Over prescription of antibiotics for sore throats and mild respiratory infections has been a continuous issue in the health care community, even after the Centers for Disease Control and Prevention (CDC) declared antibiotic resistance as a serious health threat in September.
Researchers are calling for a further intervention to stop unnecessary use of antibiotics, particularly for patients with acute bronchitis or sore throats, who are not likely to benefit from taking them.
Bacterial vs. viral infections
As the names imply, bacterial infections are caused by bacteria and viral infections are caused by viruses. The main difference between the two is that bacterial infections can be treated with antibiotics and viral infections cannot.
A recent JAMA study reported that doctors prescribed antibiotics in 60 percent of sore throat cases, while only 10 percent of adults with a sore throat have strep, the bacterial infection requiring antibiotics. The report also stated that unnecessary antibiotic prescriptions to adults with sore throats cost the United States more than $500 million from 1997-2010. This estimate did not take into account the expense of dealing with side effects from antibiotics.
Interestingly, a recent study from the CDC found that the most frequently prescribed antibiotic was azithromycin, or Z-Pak, commonly used for bronchitis symptoms. This poses a problem. Acute bronchitis, a swelling and inflammation of the main air passages in lungs, is most often caused by a virus. According to research, antibiotics – like azithromycin - should almost never be prescribed for this condition because they do not work against viruses. Despite this fact, patients going to the doctor for this condition are prescribed antibiotics about 73 percent of the time. Why?
Part of the problem of overprescribing is patient demand. Patients go to the doctor with the idea that the solution to their problem comes in the form of a pill. They ask for antibiotics because they assume they will make them feel better.
Many doctors have also made a habit of prescribing antibiotics because of a lack of knowledge about antibiotic resistance, as well as a precautionary effort to overmedicate their patients.
Antibiotics have been commonly available since the 1940s, and have saved countless amounts of lives from infections ranging from pneumonia to sexually transmitted diseases. So it’s understandable that patients and doctors continue to turn to them as a solution.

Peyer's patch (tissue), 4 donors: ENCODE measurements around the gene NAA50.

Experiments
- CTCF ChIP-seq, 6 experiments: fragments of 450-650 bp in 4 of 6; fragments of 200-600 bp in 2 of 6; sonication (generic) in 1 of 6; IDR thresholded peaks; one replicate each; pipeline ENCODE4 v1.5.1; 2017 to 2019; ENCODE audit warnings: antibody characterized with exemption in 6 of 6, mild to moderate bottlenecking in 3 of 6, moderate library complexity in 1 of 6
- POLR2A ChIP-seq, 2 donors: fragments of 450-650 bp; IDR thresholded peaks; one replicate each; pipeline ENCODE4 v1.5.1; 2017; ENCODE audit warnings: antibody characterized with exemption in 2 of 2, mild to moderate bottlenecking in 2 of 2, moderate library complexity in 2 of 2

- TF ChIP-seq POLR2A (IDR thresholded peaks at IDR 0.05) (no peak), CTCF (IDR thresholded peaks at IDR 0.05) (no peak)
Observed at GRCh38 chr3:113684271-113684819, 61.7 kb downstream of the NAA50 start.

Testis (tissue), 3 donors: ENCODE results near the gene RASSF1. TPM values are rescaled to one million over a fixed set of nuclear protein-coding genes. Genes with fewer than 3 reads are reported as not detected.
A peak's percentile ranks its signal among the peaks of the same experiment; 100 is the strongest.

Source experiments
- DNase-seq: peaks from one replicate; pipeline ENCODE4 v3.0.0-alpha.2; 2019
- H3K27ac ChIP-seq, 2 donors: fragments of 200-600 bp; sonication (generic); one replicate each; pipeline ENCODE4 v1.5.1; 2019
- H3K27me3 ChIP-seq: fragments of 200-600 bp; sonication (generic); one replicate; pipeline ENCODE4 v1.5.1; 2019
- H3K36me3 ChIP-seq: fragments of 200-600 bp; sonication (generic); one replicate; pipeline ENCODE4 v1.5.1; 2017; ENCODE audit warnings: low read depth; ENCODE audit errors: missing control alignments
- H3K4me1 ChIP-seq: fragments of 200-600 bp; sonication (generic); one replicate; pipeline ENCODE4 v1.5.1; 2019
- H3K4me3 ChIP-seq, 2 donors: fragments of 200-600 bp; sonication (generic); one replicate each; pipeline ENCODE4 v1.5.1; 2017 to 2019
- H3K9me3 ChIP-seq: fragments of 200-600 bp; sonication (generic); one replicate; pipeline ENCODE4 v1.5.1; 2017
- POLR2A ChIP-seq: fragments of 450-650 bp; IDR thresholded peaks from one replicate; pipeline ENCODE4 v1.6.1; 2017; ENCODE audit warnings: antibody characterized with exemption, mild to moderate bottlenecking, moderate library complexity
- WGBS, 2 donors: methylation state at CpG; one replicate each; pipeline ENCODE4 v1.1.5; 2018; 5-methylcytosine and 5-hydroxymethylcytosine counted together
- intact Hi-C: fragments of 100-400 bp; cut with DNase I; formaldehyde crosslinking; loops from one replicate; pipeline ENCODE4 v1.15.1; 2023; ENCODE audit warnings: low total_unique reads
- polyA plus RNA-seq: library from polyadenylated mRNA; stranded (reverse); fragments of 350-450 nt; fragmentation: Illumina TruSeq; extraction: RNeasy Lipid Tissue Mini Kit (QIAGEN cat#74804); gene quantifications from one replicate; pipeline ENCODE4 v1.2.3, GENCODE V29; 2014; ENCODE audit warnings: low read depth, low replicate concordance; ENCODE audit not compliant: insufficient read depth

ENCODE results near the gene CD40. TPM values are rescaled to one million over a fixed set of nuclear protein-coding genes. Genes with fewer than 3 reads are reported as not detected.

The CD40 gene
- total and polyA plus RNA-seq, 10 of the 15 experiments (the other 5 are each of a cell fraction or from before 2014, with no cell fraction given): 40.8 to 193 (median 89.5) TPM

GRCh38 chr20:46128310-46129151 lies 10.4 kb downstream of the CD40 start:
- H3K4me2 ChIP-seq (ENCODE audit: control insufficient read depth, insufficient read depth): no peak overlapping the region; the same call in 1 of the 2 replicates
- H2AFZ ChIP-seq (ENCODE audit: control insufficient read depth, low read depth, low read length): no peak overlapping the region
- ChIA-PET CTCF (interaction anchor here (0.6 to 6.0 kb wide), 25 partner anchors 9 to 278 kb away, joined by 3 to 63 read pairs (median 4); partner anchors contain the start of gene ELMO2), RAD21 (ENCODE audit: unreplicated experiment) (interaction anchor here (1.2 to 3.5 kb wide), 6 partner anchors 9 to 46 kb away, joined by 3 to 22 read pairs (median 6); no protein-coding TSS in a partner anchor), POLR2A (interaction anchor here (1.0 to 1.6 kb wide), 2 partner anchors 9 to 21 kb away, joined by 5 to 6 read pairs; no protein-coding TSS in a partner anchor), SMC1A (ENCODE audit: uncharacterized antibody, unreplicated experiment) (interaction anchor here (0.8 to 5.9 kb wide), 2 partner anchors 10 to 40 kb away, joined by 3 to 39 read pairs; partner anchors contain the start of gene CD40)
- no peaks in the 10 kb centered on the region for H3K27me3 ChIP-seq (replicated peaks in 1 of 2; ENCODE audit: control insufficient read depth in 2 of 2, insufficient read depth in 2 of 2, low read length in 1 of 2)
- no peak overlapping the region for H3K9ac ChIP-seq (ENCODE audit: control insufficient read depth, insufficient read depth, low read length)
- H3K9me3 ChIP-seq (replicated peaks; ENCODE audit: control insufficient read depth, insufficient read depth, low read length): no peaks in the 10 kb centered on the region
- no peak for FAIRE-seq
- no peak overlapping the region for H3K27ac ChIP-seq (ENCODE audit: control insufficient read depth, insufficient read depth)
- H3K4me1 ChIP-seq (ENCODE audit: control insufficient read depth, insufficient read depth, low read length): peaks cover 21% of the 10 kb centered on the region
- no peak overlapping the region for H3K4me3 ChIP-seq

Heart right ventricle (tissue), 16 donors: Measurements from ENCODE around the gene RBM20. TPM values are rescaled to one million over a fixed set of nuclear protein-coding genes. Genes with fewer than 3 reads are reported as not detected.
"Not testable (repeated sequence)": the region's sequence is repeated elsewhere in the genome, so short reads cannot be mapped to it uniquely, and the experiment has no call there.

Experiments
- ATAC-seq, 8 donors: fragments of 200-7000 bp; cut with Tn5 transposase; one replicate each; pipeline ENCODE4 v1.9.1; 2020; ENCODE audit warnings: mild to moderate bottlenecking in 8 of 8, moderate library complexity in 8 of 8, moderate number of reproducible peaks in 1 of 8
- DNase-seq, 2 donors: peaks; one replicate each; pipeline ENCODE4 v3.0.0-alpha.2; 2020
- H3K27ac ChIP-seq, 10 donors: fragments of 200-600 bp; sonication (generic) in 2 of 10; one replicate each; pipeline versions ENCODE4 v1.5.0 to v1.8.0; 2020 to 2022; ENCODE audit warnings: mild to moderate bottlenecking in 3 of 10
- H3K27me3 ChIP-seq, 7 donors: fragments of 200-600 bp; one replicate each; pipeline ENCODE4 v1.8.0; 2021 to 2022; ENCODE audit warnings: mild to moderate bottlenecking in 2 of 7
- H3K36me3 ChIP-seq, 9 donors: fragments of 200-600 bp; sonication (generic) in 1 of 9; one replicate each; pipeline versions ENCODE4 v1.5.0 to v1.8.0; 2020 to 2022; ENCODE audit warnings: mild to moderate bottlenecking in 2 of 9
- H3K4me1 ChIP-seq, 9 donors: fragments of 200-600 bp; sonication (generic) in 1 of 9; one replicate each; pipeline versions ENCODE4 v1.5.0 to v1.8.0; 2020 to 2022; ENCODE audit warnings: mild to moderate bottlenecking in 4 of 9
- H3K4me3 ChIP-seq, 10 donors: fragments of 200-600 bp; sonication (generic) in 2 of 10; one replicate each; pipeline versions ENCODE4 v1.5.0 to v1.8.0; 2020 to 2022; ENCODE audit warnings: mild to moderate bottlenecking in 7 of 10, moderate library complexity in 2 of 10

Ultimately, there needs to be better communication between doctor and patient. U.S. doctors are prescribing enough antibiotics to give them to 4 out of 5 Americans every year.
Overuse is one reason antibiotics are becoming less effective, making infections harder to treat. The chances of resistance increase when antibiotics are not used long enough or are taken for the wrong reasons, allowing bacteria to survive and adapt. This in turn has given way to an increasing amount of antibiotic resistant strains of bacteria. As a patient, if you have a sore throat, ask your doctor for a strep test. If your test is negative, chances are you don’t need an antibiotic.
So how exactly can you tell if you are experiencing symptoms of the common cold, acute bronchitis or strep throat? Since symptoms for both viral and bacterial respiratory infections can be quite similar, it is important to track your symptoms. Viral infections are often characterized by the presence of low grade fever and sore throat. Bacterial infections on the other hand, present with a high fever – and along with the throat being red or swollen, white patches on the tonsils and back of the throat are a clear indicator of strep throat.
If you do not have a bacterial infection like strep, what can you do? Unfortunately the answer is not as simple as a prescription for antibiotics. The best thing to do is get rest and increase your intake of fluids like water, tea and fresh juices. Your body will do the rest! You can also focus on eating foods high in vitamin C and zinc, as well as garlic and onions – all known to boost your immune system and your cold-fighting power.
Dr. Samadi is a board-certified urologic oncologist trained in open and traditional and laparoscopic surgery and is an expert in robotic prostate surgery. He is chairman of urology, chief of robotic surgery at Lenox Hill Hospital and professor of urology at Hofstra North Shore-LIJ School of Medicine. He is a medical correspondent for the Fox News Channel's Medical A-Team and the chief medical correspondent for am970 in New York City. Learn more at roboticoncology.com. Visit Dr. Samadi's blog at SamadiMD.com. Follow Dr. Samadi on Twitter and Facebook.